It is important to check service provisions in leases and under statute very carefully to establish whether alternative methods of service can be used such as by hand. Most property notices cannot be validly served by email only.

In addition, it is vital that landlords and tenants inform their legal advisers at the earliest opportunity as to likely requirements to serve notices over the next few months so that preparation and planning can be undertaken in case there was to be a disruption to the postal service or to any of the services that are provided by Royal Mail such as guaranteed next day delivery. It is also likely to be necessary to build in extra time to allow for service.

As many businesses prepare to close in response to coronavirus it is important to give thought to how your business will monitor post during this period. Notices or Court papers may be received that require a response within a specified period. So for example if a landlord wishes to object to a tenant’s request for a new tenancy it must do within 2 months otherwise the right to object is lost.

Businesses should put in place arrangements to continue to collect post during any period premises are closed, even if this is temporary. You should check if your business address is also your registered office address at Companies House, or the address for service given at Land Registry for any property you own or lease. Alternatively if your company registered office is the address of a third party you should enquire how post to that office is being monitored.

Some contracts allow the parties to notify each other of alternative addresses for service. If your contract allows you to do this you should if necessary give notice of a suitable  alternative address as soon as possible.

Even if your contract does not contain a specific provision allowing you to change the address for service by giving notice, it may be a helpful practical measure to inform parties of an additional address at which you can receive notices in the event your place of business is closed. However, you may not be able to insist notices be served on the new address if your contract does not provide for this.  It is unlikely to be practical to formally vary all of your contracts for a temporary period, but if you have a concern about a particular contract where time-sensitive notices are likely to be served in the coming weeks (for example an option agreement) you might consider varying those contracts. This will require an agreement which will need to comply with the necessary legal formalities. From a practical point of view the most sensible amendment would be to permit service by email.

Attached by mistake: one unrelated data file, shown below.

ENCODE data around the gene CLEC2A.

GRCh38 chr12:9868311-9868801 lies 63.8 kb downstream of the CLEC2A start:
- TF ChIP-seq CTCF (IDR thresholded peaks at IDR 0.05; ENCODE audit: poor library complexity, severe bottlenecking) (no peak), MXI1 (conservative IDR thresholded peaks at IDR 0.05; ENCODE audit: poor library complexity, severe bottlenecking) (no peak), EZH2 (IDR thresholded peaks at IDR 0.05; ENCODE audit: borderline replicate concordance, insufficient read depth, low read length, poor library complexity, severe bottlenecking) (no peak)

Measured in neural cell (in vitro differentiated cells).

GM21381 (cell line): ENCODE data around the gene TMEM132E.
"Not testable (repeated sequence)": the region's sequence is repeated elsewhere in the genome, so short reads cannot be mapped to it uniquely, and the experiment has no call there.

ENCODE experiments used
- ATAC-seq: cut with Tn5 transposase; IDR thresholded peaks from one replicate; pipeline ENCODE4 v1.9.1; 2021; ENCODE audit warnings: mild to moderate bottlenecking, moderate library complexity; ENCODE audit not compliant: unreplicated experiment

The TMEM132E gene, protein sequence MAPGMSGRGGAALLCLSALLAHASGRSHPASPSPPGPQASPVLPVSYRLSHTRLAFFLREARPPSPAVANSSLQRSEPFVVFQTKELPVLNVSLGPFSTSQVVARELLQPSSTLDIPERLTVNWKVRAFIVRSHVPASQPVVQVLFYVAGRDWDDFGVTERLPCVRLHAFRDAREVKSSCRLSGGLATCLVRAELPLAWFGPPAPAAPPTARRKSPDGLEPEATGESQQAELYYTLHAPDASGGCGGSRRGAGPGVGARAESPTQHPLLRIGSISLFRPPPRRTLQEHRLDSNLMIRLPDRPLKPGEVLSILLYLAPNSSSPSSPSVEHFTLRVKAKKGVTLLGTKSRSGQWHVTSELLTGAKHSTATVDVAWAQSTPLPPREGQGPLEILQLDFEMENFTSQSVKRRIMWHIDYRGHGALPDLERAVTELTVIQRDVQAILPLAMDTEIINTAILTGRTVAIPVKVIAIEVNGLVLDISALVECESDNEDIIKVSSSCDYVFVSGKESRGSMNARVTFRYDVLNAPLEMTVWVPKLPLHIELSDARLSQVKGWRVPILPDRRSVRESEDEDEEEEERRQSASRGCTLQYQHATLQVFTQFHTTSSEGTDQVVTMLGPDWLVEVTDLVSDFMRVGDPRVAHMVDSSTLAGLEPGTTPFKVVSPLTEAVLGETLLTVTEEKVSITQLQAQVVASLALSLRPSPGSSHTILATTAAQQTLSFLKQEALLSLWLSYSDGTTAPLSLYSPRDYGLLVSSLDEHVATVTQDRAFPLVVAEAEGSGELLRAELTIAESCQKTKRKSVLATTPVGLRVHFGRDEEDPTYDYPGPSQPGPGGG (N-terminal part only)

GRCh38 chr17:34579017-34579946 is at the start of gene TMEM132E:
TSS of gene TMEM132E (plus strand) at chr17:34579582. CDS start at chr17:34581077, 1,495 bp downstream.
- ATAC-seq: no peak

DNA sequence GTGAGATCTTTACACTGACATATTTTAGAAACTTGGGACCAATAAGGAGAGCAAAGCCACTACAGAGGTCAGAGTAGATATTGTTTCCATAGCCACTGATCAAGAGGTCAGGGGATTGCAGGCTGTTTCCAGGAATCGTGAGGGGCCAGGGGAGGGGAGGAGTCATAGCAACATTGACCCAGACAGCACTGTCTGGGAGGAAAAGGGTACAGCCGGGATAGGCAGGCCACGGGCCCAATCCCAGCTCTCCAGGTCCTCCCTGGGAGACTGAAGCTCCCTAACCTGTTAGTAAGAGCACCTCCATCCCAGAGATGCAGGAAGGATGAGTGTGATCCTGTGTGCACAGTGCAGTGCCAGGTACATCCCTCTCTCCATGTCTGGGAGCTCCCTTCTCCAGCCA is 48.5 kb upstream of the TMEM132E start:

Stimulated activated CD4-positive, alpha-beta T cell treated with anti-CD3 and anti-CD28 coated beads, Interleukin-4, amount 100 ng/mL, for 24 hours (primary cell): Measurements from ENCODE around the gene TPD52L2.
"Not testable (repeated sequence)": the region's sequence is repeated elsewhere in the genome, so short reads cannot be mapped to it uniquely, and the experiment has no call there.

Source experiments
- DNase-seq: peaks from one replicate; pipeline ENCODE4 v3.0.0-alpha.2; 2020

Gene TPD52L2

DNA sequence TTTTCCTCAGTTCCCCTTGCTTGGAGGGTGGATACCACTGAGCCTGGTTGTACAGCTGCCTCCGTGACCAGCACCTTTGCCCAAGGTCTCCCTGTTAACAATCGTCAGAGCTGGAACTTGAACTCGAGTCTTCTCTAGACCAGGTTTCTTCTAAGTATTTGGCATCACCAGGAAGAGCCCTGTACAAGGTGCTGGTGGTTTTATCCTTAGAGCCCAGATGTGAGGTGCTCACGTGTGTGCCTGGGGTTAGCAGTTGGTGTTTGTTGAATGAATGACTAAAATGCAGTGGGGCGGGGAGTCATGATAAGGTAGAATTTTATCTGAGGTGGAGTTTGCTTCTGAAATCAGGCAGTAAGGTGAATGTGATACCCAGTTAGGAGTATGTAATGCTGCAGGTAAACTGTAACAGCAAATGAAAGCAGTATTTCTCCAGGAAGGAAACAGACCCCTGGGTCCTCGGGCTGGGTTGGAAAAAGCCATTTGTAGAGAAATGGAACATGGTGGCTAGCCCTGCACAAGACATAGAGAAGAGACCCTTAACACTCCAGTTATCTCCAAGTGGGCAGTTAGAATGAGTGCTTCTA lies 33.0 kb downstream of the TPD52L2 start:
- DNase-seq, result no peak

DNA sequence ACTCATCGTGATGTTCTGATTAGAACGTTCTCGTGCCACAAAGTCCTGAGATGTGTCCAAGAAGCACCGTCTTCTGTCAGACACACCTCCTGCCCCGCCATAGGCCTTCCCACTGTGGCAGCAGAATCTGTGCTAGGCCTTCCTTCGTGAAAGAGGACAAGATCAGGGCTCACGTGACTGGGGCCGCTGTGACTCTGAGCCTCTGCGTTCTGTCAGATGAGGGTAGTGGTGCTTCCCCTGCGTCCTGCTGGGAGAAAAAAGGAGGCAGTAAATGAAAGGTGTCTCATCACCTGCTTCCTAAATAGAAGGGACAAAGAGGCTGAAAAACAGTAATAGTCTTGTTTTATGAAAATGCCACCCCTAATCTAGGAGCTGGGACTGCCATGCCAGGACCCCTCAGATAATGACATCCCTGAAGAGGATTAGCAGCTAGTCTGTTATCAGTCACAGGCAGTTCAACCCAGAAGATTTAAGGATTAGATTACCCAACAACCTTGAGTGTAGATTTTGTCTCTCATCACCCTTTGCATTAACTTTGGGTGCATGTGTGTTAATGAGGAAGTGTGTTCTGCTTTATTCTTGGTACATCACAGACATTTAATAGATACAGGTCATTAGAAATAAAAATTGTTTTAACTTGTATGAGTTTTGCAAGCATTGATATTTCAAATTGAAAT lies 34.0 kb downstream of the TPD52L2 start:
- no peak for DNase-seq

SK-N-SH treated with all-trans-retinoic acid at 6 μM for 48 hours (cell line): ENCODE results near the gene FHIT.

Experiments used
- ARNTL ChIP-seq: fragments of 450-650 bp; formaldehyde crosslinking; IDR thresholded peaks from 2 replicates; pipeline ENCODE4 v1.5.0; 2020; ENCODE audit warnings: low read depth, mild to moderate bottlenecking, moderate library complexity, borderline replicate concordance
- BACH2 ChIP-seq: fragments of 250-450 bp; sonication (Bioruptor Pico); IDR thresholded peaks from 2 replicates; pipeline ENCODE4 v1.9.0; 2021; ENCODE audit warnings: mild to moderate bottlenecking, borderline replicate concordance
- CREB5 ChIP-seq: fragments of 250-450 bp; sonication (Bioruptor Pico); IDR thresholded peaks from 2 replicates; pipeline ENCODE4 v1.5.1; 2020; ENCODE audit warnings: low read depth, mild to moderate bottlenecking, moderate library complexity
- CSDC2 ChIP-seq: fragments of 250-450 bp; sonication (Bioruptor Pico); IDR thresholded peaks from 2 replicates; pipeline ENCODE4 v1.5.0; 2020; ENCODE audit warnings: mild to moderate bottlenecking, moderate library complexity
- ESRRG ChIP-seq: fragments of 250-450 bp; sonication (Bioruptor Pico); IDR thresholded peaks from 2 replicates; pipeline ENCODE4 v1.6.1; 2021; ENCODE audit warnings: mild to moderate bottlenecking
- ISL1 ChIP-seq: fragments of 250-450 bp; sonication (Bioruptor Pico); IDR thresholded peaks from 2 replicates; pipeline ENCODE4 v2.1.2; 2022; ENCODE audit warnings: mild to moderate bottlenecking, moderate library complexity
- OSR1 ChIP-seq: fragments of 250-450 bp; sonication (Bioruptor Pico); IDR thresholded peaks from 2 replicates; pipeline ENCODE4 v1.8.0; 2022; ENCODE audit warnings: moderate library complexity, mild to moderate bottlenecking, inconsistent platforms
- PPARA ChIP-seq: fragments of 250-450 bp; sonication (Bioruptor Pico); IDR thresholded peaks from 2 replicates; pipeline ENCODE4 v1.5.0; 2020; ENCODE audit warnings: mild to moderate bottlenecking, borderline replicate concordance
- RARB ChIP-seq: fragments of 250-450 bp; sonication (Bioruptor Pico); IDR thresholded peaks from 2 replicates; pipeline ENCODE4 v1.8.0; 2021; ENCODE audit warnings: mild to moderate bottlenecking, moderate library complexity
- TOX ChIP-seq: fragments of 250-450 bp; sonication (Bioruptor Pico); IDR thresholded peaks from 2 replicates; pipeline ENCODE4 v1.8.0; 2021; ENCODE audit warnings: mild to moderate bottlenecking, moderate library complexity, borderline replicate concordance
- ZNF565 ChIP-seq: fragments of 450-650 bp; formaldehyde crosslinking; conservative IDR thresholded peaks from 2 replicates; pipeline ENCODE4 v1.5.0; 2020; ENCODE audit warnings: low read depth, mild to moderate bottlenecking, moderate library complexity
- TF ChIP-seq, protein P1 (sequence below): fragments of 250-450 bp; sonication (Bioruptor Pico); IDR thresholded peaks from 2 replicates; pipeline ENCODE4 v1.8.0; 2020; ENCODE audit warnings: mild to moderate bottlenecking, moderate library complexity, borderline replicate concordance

WM Comment

Whether you are a landlord or tenant, it is important to understand your legal obligations and commitments; to act responsibly; and not to assume that you are or will be automatically released from your legal obligations under a lease even in light of current exceptional circumstances.

However, regardless of the legal framework, in the majority of cases it will remain in both parties’ interests for tenants’ businesses to withstand the significant difficulties the Coronavirus outbreak will create. Given there is likely to be a sudden and negative impact on cash flow for most tenants, the most sensible option may be for landlords and tenants to try and agree practical and commercial solutions to navigate the coming months.

When disputes do inevitably arise, it is sensible to check whether the particular lease contains any mandatory dispute resolution provisions.  An effective dispute resolution clause requires the parties to follow a pre-agreed route to resolution, which can prevent any potential secondary dispute about whether and how the primary issue should be resolved; minimise the scope for any tactical game-playing (thereby helping to preserve commercial relationships); and ensure that the time and costs of dealing with formal litigation are only incurred as a last resort.

In terms of future lease agreements or renewals under the Landlord and Tenant Act 1954 , it will be interesting to see how the market reacts and the type  of clauses parties seek to negotiate to allocate the commercial risks that may arise from public health crises or other unexpected and significant events.

Finally, please note that this article aims to provide a high level summary of the key issues and concerns facing commercial landlords and tenants in these unprecedented times.  Should you require any specific advice – whether from a risk management or a dispute resolution perspective – please do not hesitate to contact Martin Mckeague, David Manda or Lewis Couth in the Real Estate Litigation team.


[1] See our earlier article on the basics of forfeiture

[2] See our earlier briefing on the Canary Wharf v EMA case for further advice and information on frustration in the context of commercial leases

[3] The principle of quiet enjoyment ensures that a tenant is free from disturbance as a result of the exercise of adverse rights over the property it occupies. Quiet enjoyment overlaps with a second principle, derogation from grant, which stems from the rule of common honesty and provides that a landlord cannot give with one hand and take away with another (i.e. a landlord cannot grant a lease and recover rent, whilst interfering with the tenant’s possession and enjoyment of the premises).